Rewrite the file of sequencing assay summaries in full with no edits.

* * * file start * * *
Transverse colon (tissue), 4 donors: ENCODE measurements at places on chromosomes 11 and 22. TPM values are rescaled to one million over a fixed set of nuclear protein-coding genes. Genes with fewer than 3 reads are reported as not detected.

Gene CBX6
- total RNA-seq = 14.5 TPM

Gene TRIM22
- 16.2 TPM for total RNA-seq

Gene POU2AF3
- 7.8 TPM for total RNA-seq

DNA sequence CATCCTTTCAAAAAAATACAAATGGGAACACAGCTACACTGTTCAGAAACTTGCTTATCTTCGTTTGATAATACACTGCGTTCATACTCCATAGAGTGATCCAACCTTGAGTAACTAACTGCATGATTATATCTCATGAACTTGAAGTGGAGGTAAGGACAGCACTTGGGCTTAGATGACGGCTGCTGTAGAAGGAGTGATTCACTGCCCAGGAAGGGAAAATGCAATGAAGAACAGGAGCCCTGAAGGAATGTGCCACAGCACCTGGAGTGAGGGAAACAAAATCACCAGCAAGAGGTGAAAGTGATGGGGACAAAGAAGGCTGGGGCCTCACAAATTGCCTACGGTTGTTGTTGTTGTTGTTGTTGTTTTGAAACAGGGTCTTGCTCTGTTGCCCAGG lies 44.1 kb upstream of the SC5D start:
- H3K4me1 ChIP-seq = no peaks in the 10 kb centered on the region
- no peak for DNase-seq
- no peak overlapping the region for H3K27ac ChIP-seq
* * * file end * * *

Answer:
Transverse colon (tissue), 4 donors: ENCODE measurements at places on chromosomes 11 and 22. TPM values are rescaled to one million over a fixed set of nuclear protein-coding genes. Genes with fewer than 3 reads are reported as not detected.

Gene CBX6
- total RNA-seq = 14.5 TPM

Gene TRIM22
- 16.2 TPM for total RNA-seq

Gene POU2AF3
- 7.8 TPM for total RNA-seq

DNA sequence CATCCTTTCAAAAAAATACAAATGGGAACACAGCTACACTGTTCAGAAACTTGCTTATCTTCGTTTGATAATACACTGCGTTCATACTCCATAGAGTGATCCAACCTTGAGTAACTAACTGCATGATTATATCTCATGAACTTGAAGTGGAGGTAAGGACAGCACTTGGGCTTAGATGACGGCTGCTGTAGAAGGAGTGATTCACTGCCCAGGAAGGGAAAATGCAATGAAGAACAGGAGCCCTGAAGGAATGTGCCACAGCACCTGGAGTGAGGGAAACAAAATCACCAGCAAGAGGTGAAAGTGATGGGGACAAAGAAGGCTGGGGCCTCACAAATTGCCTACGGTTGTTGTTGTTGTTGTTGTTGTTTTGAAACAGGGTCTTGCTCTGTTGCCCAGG lies 44.1 kb upstream of the SC5D start:
- H3K4me1 ChIP-seq = no peaks in the 10 kb centered on the region
- no peak for DNase-seq
- no peak overlapping the region for H3K27ac ChIP-seq